Personal Essay: Spirituality (and Why I'm Terrified of Reincarnation)

One of my biggest fears is reincarnation. Having to do life all over again? And then again? Oh, and not to mention the fact that this go around may not be my first? Is that why I’m so tired? Is that why we’re all so tired? Unless someone can guarantee me I’m coming back as the incredibly spoiled golden retriever of a wealthy family I’m out. And I get that this is part of some religions, but I simply terrified of 80 or 90 or 100 years not being the actual end of my existence. Call me a quitter, I guess. 

Logically, the side of me who believes in science above all else knows this really isn’t a rational fear, nor is reincarnation something my beliefs (whatever those are) align with. But the illogical side of me thinks all sorts of crazy things, so why not this too?

If we dig a little deeper, this fear has deeper tentacles, surpassing this concept and headed into the “I’m thirty-five and still don’t know what I believe” territory. I grew up in a fairly religious family; both of my parents were raised Catholic, but had migrated to The Church of the Brethren, which we attended to various degrees throughout my childhood. I think on a lot of levels our participation was more social and for community involvement, as we didn’t talk about God or pray much at home (although my dad, who was far more conservative than my mom, did go through a stint where he was in pretty deep into the ministry arm of things). We were never told what we had to believe or forced to kneel before our beds at night. Eventually, definitely before my dad died when I was fourteen, we became a Christmas and Easter attendance kind of family.

I then didn’t really think about religion for maybe a decade or more, claiming to believe in God, praying when things were tough and still going for Christmas Eve service with my family (because #tradition). But as I started working with elementary kids they started asking me more and more what my religion was, and I needed some sort of answer. Sure, I could go with the “I don’t talk about religion at school” response, but I really try to be honest as much as I can with my students. They’re always so much more willing to work for me when they see me as an actual person; I ask them to do a lot for me, so I feel obligated to give them some tidbits in return. For awhile I told the kids I was Christian, but eventually I really started questioning that internally. Eventually I landed on agnostic, which seemed like a great compromise. No structure, but I could still acknowledge a higher power. Easy.

But... science. And babies getting murdered, people dying of starvation, child molesters, horrible diseases... all the worst things in the world. How does science explain Heaven, Hell, souls, and the Holy Trinity? We never accept things as factual unless there’s solid proof. Where the peer-reviewed articles on turning water into wine? (Joking, joking). And speaking of three guys in charge, why do they let all those horrible things happen to good people?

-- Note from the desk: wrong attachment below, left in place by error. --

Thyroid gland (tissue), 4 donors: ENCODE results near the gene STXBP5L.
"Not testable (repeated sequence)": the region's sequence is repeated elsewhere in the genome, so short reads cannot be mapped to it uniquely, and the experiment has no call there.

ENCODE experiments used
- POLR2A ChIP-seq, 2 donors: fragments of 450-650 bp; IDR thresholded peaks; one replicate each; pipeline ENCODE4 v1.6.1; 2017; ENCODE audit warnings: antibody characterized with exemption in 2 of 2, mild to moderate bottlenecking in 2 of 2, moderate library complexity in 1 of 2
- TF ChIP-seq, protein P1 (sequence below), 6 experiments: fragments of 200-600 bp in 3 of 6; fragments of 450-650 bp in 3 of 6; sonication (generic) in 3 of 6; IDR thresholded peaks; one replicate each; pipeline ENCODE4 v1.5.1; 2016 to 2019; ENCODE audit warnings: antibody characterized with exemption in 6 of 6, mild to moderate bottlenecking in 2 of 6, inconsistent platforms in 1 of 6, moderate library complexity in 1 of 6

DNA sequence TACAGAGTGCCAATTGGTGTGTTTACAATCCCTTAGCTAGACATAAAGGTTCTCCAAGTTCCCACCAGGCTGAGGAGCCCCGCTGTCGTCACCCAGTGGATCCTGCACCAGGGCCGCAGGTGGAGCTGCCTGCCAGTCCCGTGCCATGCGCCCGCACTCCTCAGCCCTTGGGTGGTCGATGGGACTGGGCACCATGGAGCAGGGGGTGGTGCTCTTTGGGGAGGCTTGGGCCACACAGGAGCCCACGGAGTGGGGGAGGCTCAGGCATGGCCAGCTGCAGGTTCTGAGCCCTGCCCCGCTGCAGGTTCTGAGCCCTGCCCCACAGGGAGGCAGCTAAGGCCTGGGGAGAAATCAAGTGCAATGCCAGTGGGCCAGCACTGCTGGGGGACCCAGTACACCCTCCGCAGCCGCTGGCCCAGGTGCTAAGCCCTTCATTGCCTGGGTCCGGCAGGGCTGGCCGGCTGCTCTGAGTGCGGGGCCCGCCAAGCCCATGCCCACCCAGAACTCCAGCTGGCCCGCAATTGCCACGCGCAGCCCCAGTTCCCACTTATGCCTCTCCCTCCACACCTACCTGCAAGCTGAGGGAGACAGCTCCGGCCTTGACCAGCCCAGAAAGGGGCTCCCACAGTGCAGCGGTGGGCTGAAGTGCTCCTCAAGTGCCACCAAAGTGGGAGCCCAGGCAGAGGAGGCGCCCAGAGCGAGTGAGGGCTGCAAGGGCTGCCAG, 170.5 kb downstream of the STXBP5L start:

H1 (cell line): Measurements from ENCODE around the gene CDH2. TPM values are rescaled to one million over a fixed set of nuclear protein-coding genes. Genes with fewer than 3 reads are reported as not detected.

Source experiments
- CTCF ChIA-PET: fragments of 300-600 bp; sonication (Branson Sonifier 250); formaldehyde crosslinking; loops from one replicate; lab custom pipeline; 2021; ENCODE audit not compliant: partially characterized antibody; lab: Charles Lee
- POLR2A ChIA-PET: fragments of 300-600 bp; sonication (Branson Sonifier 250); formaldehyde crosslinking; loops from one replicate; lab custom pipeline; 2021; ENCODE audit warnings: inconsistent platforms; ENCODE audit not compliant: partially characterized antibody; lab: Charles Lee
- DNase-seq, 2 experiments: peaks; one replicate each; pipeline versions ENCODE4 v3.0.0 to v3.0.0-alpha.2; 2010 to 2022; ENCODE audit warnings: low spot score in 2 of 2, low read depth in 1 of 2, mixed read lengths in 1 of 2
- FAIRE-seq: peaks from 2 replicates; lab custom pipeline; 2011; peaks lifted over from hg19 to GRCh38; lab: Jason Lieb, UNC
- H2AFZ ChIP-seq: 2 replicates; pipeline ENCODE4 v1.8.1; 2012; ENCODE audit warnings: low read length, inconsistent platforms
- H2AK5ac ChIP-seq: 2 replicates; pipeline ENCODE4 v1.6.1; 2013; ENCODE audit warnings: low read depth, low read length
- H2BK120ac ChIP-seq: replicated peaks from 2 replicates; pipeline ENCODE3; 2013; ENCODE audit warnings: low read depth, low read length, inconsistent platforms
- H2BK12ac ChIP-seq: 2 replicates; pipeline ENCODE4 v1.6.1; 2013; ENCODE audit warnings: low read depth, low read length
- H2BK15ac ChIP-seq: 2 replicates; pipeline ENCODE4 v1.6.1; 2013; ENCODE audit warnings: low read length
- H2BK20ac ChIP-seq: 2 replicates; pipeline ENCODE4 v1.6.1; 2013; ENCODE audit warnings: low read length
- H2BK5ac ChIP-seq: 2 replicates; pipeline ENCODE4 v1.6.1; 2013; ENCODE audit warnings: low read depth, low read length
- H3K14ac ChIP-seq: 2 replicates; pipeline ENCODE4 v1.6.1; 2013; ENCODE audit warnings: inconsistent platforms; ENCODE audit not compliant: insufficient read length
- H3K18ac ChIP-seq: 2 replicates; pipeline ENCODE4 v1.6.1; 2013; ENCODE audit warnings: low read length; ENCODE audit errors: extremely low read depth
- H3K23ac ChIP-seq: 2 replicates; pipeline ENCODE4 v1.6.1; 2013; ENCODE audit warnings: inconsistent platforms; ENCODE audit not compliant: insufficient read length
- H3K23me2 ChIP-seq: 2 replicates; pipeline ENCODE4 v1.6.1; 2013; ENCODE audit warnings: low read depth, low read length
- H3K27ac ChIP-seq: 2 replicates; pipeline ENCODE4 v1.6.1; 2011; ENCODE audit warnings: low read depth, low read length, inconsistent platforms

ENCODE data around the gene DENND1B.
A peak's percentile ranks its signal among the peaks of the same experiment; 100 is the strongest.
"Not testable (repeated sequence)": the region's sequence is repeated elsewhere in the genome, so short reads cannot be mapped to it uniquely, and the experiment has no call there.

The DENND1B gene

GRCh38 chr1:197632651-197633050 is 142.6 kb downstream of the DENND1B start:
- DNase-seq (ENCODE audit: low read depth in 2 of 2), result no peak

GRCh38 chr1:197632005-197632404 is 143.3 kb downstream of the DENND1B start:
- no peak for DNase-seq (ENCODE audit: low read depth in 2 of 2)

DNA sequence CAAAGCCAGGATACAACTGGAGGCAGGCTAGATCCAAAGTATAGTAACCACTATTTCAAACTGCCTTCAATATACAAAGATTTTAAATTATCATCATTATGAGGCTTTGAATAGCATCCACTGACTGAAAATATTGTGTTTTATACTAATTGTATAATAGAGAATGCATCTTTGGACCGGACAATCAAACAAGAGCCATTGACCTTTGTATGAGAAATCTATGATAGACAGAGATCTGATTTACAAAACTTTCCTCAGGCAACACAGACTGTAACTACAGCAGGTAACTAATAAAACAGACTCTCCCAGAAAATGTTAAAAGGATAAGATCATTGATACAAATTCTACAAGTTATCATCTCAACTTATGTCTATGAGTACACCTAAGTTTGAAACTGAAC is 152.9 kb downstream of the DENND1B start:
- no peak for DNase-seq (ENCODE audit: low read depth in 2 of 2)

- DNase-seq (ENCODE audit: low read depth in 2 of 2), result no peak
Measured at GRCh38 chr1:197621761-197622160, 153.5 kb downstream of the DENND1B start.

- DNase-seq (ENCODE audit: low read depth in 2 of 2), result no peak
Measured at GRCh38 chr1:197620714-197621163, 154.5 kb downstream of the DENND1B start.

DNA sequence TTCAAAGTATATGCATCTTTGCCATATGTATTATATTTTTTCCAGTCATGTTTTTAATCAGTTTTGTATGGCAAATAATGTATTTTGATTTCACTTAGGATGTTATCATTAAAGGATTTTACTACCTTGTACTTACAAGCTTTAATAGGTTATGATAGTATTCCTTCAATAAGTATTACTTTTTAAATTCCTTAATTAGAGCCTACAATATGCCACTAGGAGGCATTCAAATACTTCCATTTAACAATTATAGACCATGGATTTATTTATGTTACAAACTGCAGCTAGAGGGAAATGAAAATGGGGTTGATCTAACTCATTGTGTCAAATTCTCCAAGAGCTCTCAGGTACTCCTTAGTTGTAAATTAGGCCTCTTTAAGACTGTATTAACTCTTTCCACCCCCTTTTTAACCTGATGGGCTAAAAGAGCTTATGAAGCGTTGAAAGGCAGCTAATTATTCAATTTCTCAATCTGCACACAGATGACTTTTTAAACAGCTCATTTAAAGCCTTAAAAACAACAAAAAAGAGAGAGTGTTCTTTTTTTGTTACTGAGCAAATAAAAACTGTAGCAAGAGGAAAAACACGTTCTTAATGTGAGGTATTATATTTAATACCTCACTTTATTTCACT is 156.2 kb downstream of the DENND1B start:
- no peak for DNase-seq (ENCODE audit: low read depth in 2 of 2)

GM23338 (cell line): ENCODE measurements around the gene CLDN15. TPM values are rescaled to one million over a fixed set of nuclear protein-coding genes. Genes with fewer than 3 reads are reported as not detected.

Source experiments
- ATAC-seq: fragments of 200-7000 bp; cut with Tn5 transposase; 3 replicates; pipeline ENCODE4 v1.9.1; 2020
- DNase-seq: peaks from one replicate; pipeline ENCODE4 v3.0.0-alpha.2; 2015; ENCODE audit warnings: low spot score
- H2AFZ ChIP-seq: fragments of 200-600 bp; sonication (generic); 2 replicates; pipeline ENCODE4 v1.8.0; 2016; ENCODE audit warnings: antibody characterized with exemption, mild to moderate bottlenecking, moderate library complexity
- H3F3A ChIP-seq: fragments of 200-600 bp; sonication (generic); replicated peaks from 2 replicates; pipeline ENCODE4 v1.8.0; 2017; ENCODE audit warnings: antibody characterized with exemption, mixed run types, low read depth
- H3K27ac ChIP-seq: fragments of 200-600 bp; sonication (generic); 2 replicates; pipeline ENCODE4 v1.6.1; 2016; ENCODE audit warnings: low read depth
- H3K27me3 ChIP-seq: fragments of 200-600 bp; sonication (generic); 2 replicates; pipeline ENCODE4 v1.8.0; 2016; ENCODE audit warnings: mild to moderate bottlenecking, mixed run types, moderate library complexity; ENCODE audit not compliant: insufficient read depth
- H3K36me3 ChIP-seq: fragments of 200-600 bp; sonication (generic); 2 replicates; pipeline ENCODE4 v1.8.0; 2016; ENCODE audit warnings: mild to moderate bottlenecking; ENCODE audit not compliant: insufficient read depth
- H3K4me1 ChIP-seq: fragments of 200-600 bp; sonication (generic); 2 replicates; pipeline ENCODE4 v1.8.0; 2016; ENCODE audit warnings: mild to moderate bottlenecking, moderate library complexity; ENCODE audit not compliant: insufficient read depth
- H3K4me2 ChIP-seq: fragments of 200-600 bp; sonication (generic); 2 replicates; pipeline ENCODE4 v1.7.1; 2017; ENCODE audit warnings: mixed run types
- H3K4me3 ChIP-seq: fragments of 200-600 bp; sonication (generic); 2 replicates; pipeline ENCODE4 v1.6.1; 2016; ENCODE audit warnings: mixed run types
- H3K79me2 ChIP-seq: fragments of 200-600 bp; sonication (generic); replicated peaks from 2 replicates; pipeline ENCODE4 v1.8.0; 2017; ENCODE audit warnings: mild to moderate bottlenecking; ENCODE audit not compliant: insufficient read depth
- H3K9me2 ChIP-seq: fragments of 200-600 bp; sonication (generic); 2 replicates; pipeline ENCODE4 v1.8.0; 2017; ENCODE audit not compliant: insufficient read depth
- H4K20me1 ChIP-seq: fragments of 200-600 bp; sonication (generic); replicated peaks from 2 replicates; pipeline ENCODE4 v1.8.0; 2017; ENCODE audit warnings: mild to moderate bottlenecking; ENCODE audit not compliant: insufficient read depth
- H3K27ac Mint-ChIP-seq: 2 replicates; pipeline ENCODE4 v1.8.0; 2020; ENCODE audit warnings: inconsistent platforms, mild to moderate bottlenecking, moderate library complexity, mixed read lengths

I know what a lot of believers would be saying: she has no faith.

But I do. I have faith water boils when heated because of how the molecules interact. I have faith in the people I love. I have faith in the importance of my profession. I don't consider myself to be a jaded, hardened cynic who is closed off, but skeptical to no end. And that's why I am where I am. 

I also know how to play devil's advocate- how could there be millions of believers if this concept of God and religion was false? There has to be some reason why they have so much faith and are so dedicated to their cause. People devote so much time, energy, money, and resolve to their chosen path, it has to be on the basis of something, right? There are people much more intelligent than I who claim allegiance to Catholicism, Judaism, Hinduism, and all the other -isms out there. 

So what am I supposed to tell my son? I refused to tell him that our dogs went to Heaven when they died, since that isn't something I'm confident in the existence of. When he gets older, or when it comes up, we'll explain that some people go to church and that there are different religions, but I'm not going to fake anything for his benefit, either way.

Above all else, despite my confusion, reluctance, and hesitation, I don't have a problem with the fact that people believe, as long as their religion isn't being used as a vehicle to hurt others. I know that it provides a lot of comfort and guidance to people when they need it most, and I am happy that they're able to find that solace. I also know that religion provides people with a place to belong, a sense of peace with what might await them in the afterlife, and something to turn to when struggling. I think that's great. 

I just don't know if it's for me. 


  1. I don't comment much but I really enjoyed this. And agree with pretty much all of it... what IS it that people get out of this that I just DON'T? It's kind of endlessly fascinating.

    Looking forward to future essays!

    1. Thank you! I really hesitated to go there (as in religion), but it's such an important part of everyone's life, whether they're devout or atheist or somewhere in between.